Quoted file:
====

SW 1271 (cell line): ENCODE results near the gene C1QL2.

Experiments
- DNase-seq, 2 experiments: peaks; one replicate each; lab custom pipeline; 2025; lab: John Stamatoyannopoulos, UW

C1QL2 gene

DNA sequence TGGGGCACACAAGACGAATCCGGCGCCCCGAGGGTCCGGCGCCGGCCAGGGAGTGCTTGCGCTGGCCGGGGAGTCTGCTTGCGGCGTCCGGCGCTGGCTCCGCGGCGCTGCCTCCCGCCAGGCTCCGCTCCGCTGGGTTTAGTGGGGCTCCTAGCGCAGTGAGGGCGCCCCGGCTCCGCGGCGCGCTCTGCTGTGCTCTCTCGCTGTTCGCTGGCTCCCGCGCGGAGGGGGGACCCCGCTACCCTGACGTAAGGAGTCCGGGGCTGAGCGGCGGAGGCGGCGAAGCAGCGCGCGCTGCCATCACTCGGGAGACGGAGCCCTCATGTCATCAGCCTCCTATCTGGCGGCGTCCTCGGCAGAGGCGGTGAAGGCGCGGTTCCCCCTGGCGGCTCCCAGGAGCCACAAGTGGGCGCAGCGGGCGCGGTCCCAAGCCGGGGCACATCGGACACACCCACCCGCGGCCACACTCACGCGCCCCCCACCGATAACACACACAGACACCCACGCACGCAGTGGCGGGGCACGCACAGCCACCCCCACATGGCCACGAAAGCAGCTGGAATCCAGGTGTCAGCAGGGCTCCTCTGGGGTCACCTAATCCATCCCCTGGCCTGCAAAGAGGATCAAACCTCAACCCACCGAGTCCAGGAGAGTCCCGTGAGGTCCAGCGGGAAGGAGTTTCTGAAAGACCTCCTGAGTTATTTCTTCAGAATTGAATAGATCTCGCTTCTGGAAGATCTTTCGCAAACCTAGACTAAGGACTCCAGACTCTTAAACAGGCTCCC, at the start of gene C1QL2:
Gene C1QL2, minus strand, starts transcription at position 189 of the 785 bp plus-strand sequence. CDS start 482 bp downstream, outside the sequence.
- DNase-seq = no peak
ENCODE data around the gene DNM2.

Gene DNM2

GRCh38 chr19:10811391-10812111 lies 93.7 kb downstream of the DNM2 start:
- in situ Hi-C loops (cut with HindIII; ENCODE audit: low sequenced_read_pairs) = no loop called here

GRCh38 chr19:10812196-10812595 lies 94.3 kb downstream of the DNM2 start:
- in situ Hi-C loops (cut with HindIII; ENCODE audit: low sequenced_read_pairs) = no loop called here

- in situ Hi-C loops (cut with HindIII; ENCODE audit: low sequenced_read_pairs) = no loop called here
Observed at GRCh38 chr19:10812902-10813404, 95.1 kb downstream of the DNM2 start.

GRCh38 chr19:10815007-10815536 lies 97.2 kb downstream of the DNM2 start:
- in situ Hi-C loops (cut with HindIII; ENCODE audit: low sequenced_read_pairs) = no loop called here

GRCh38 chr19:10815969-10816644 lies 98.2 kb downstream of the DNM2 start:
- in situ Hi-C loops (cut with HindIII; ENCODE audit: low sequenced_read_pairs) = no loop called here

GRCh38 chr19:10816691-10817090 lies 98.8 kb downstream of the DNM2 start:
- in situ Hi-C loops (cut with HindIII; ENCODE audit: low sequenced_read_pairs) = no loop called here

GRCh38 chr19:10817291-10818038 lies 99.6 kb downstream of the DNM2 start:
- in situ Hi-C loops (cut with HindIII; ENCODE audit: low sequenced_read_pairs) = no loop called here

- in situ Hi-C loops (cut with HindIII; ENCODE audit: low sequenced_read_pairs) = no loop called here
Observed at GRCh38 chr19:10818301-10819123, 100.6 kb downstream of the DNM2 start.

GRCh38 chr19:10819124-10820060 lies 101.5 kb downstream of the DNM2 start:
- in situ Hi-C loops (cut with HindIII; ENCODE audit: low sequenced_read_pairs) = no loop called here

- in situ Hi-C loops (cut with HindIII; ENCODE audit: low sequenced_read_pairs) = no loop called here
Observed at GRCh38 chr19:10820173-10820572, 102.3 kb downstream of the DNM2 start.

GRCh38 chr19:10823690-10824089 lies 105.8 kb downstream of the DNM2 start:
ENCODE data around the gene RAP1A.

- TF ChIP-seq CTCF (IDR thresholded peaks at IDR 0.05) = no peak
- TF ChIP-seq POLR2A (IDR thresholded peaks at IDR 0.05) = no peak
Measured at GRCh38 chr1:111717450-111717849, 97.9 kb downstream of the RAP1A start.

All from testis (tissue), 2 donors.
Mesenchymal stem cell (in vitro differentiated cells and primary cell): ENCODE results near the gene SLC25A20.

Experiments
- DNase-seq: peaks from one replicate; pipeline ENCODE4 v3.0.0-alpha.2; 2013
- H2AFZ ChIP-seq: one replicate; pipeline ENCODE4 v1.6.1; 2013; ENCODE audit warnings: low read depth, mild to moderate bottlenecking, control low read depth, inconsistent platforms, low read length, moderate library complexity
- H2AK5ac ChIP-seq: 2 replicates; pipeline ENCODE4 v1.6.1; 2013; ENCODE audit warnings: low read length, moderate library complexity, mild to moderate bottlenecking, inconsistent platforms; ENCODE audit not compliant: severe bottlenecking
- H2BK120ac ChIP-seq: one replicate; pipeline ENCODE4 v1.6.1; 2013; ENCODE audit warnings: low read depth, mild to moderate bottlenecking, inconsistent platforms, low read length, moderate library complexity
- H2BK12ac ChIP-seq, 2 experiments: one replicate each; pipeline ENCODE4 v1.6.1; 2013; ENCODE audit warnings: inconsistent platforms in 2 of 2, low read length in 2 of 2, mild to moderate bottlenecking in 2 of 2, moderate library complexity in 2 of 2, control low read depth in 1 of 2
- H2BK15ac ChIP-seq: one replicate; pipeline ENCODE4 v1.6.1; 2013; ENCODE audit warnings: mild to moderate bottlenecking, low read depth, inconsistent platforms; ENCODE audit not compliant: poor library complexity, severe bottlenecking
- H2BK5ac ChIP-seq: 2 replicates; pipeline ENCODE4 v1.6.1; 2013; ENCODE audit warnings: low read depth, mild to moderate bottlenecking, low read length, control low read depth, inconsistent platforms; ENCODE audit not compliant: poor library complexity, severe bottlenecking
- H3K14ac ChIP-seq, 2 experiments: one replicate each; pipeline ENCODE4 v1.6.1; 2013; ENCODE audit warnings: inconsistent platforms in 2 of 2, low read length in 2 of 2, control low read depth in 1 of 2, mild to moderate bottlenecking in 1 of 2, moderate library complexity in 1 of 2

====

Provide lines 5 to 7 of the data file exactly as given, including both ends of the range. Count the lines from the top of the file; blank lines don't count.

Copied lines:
DNA sequence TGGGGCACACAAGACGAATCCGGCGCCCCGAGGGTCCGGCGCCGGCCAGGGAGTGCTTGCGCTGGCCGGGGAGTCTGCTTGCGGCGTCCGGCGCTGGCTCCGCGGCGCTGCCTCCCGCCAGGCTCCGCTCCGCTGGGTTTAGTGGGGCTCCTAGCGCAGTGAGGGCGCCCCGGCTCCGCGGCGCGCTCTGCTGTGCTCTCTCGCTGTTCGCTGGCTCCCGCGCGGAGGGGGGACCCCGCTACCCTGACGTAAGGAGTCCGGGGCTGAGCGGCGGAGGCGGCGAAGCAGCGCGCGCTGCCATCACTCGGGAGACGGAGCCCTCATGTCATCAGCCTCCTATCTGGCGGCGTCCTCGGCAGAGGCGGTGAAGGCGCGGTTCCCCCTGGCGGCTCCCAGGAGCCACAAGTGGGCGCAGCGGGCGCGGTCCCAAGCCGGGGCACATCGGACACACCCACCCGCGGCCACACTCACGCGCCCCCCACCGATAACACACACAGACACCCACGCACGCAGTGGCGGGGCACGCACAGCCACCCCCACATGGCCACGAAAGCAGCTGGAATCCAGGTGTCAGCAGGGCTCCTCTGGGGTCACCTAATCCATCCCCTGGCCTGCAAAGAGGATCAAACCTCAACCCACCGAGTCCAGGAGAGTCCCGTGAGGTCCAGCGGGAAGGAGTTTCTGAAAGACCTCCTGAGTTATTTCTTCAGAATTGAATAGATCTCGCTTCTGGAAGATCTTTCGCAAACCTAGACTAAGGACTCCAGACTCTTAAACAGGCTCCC, at the start of gene C1QL2:
Gene C1QL2, minus strand, starts transcription at position 189 of the 785 bp plus-strand sequence. CDS start 482 bp downstream, outside the sequence.
- DNase-seq = no peak